- Historic Sites
The Man Who Didn’t Invent Baseball
Abner Doubleday had an eventful life, but as far as we know, he never gave a thought to the game with which his name is so firmly linked
June/july 1983 | Volume 34, Issue 4
• Doubleday was not in Cooperstown in 1839. He was a cadet at West Point and had been since September 1, 1838. His only leave of absence during his four years there was from June 18, 1840, until August 28, 1840.
• Doubleday’s family was not in Cooperstown in 1839 either. They had left the village two years earlier.
But what about that “reputable gentleman” on whose testimony Mills bases the Doubleday-Cooperstown story? Who was this man?
HE WAS Abner Graves. In his letter to the Mills commission, Spalding described him: “Mr. Abner Graves was a boy playmate and fellow pupil of Abner Doubleday at Green’s Select School in Cooperstown, N. Y., in 1839. Mr. Graves, who is still living, says he was present when Doubleday first outlined with a stick in the dirt the present diamond-shaped Base Ball field, including the location of the players in the field, and afterwards saw him make a diagram of the field on paper, with a crude pencil, and memorandum of the rules for this new game, which he named ‘Base Ball.’ As Mr. Graves was one of the youths that took part in this new game under Doubleday’s direction, his interesting and positive account is certainly entitled to serious consideration.”
Perhaps the shakiest part of Spalding’s letter to the baseball commission is the sentence that describes Graves and Doubleday as “playmates.” Doubleday was born in Ballston Spa, New York,on June 26, 1819. Graves was born in Cooperstown on February 27, 1834. That makes Doubleday nearly fifteen years older than Graves. So in 1839 Graves was five years old and his “playmate,” Doubleday, was nearly twenty.
Graves had a long life. And this life, if Graves himself is to be believed, was colorful. At fourteen, Graves said, he rounded Cape Horn under sail. He said he was one of the first pony express riders. After the Civil War he was briefly in the cattle and farming business in Cedar Rapids, Iowa, and spent the last thirty years of his life in Denver. He acquired coal properties in Wyoming, just across the Colorado state line. He was married twice, the second time when he was seventy-five and his wife, Minnie, thirty-three.
In June 1924 Graves, then aged ninety and so crippled he could not walk, shot and fatally wounded Minnie after a quarrel over her refusal to sign a bill of sale for their house.
In the hospital the dying woman sent her husband a message of forgiveness but she also cut him out of her will. Graves, who was admitted to an adjoining ward “a physical and mental wreck” according to the Denver Post , “lay muttering ‘I hope she dies’ as his wife neared death.” A jury judged Graves criminally insane, and he was committed to the state asylum in Pueblo. He died there in the autumn of 1926.
It is hard to figure out just why Graves would have dragged Abner Doubleday’s name into his baseball story. Perhaps this part of the fable involved a case of mistaken identity. There was another Abner Doubleday, a cousin of the general. Little is known of him, but in the 1893 “Biographical Review of Otsego County,” Cousin Abner is listed as the brother of a William Doubleday, who was born in 1823. Abner’s birthdate is not given, but his brother’s birthday puts him at least in the same generation as Graves. But we are still left with two school kids playing a game in 1839 that one of them “invented.”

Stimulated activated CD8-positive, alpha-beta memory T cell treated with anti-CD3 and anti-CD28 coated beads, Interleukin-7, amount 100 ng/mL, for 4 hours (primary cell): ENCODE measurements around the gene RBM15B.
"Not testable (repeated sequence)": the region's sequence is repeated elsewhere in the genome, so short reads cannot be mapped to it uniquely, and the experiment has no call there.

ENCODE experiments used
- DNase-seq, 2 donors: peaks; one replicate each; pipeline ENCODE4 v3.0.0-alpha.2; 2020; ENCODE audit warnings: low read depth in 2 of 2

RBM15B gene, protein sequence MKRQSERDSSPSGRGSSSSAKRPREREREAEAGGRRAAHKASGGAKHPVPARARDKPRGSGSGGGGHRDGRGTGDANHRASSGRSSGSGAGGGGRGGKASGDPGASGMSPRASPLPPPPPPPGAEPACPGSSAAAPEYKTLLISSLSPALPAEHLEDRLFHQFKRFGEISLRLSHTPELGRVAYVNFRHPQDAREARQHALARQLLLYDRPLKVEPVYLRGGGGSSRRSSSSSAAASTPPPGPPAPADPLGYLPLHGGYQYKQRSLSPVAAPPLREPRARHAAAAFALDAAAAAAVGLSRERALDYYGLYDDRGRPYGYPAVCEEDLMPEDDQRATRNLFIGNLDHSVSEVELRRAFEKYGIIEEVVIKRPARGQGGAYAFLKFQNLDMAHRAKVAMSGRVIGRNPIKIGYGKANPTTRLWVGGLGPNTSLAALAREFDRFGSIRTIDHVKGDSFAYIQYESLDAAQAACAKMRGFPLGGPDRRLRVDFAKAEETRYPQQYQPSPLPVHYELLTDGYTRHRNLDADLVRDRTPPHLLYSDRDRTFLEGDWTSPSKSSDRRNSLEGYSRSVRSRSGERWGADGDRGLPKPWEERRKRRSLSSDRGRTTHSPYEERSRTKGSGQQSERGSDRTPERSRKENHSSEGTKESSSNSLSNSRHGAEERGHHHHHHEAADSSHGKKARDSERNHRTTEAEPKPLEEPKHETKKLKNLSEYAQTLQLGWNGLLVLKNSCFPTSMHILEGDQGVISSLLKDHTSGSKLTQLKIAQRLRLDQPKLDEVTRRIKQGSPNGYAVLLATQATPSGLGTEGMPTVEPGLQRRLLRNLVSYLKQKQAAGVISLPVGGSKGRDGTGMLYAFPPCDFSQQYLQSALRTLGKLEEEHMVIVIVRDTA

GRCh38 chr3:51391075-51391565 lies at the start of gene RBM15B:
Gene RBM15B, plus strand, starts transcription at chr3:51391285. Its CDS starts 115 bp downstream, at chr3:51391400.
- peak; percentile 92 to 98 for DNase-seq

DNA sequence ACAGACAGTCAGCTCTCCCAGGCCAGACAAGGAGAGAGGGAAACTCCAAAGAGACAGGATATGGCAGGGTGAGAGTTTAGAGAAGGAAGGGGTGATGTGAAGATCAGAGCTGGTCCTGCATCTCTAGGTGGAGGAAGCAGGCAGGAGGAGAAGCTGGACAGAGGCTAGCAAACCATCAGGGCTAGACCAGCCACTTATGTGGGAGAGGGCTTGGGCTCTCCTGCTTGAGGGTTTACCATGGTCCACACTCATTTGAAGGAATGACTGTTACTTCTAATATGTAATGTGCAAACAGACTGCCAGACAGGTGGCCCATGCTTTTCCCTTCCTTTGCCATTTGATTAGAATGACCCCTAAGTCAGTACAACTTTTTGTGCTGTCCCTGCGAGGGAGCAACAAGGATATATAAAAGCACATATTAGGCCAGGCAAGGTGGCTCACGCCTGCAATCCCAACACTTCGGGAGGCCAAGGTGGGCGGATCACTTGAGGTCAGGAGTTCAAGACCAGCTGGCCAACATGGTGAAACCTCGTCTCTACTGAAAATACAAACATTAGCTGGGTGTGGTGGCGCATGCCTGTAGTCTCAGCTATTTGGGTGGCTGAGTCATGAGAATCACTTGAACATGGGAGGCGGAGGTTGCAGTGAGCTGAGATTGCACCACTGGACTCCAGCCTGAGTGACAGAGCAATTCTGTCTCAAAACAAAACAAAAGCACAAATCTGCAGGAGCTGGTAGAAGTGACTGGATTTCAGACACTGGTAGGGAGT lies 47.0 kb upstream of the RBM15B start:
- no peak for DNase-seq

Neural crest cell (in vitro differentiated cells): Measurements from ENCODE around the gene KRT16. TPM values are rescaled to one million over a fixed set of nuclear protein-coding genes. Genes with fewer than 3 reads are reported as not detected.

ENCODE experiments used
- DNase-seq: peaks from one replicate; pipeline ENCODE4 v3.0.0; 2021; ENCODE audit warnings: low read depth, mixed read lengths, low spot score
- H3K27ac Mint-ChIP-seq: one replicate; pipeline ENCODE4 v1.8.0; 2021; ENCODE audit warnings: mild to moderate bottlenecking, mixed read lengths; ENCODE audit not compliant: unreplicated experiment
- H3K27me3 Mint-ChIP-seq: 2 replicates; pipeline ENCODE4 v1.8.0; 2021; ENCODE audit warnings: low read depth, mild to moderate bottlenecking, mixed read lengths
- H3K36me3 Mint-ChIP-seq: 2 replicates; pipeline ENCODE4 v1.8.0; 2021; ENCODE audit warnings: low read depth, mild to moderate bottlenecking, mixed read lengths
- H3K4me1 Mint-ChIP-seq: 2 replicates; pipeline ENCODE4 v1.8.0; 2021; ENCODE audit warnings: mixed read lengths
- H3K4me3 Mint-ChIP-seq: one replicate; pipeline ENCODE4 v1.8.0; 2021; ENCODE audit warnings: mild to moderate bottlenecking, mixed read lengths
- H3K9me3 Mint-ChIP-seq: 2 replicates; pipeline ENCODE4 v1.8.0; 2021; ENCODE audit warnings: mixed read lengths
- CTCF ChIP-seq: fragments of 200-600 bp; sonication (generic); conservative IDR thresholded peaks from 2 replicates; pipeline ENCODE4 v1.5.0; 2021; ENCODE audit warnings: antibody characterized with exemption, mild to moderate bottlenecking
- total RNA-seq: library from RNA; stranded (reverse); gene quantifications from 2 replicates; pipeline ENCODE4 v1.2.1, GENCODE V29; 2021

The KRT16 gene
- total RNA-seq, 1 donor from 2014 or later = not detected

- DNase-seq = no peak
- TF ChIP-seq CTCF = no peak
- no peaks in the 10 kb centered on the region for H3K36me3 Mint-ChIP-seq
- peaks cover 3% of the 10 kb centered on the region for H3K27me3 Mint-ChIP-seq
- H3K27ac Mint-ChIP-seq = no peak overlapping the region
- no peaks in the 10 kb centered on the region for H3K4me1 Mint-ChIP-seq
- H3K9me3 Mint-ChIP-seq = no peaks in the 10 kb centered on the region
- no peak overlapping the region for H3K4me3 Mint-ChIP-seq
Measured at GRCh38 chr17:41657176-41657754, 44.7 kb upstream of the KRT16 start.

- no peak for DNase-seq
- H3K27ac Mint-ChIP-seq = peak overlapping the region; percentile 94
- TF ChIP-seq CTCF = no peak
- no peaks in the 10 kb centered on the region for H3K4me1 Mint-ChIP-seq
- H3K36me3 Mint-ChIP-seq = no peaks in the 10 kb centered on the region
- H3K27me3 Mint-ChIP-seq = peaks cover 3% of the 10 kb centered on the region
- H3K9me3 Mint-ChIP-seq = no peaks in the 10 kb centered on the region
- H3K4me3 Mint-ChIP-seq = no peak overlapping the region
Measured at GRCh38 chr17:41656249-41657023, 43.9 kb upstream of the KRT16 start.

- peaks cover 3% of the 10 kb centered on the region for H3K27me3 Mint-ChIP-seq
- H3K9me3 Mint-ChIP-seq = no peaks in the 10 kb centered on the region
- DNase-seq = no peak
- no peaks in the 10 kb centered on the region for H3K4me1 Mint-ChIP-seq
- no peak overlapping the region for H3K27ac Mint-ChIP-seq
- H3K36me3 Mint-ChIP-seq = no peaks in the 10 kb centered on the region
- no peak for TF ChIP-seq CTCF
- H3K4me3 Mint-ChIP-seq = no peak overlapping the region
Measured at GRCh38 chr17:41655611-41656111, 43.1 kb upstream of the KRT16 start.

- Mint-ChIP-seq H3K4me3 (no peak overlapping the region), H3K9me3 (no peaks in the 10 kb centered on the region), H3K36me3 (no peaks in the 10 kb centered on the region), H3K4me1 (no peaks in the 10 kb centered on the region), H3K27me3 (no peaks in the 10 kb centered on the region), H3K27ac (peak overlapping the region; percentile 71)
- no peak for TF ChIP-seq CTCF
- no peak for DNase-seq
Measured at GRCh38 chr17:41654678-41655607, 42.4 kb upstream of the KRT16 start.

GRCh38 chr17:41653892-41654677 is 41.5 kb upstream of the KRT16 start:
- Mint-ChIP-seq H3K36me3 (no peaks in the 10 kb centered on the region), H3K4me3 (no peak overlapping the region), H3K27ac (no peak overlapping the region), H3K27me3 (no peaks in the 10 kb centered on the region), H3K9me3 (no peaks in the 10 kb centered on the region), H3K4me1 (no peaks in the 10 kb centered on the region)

The Mills report might have languished forgotten in a filing cabinet had it not been for the local pride and the almost unlimited pocketbook of a Cooperstown resident named Stephen C. Clark.
CLARK INHERITED a large chunk of the $500 million fortune left by his grandfather, Edward Clark, a partner of the sewing machine inventor Isaac Singer. By the 1930s the Clark family had built Cooperstown a fine hospital, a huge hotel with an 18-hole golf course, a gymnasium and recreation center, and an office building. Clark was convinced that tourism was the only way to boost the economy of the isolated village. But the Depression forced cancellation of Delaware & Hudson passenger trains that served the town, and only a trickle of well-heeled summer residents continued to make yearly visits to the area.
Before this desperate time, Clark had shown no interest in local baseball. He had contributed little to the 1923 drive to raise five thousand dollars to purchase what is now called Doubleday Field.
But in 1935 a seemingly minor discovery by a farmer in the tiny nearby hamlet of Fly Creek piqued Clark’s interest. The farmer, a relative of Abner Graves, was rummaging through a trunk in his attic when he found some old books and pictures, and a battered ball, all apparently belonging to Graves.
The baseball was like the ones used in the early days of the game. Clark, who was quite ready to spend hundreds of thousands of dollars in acquiring his great collection of modern art, bought this historical tidbit for five dollars.
He had the ball mounted on a base and put it on public display; over the years the battered object became known as the “Abner Doubleday baseball.”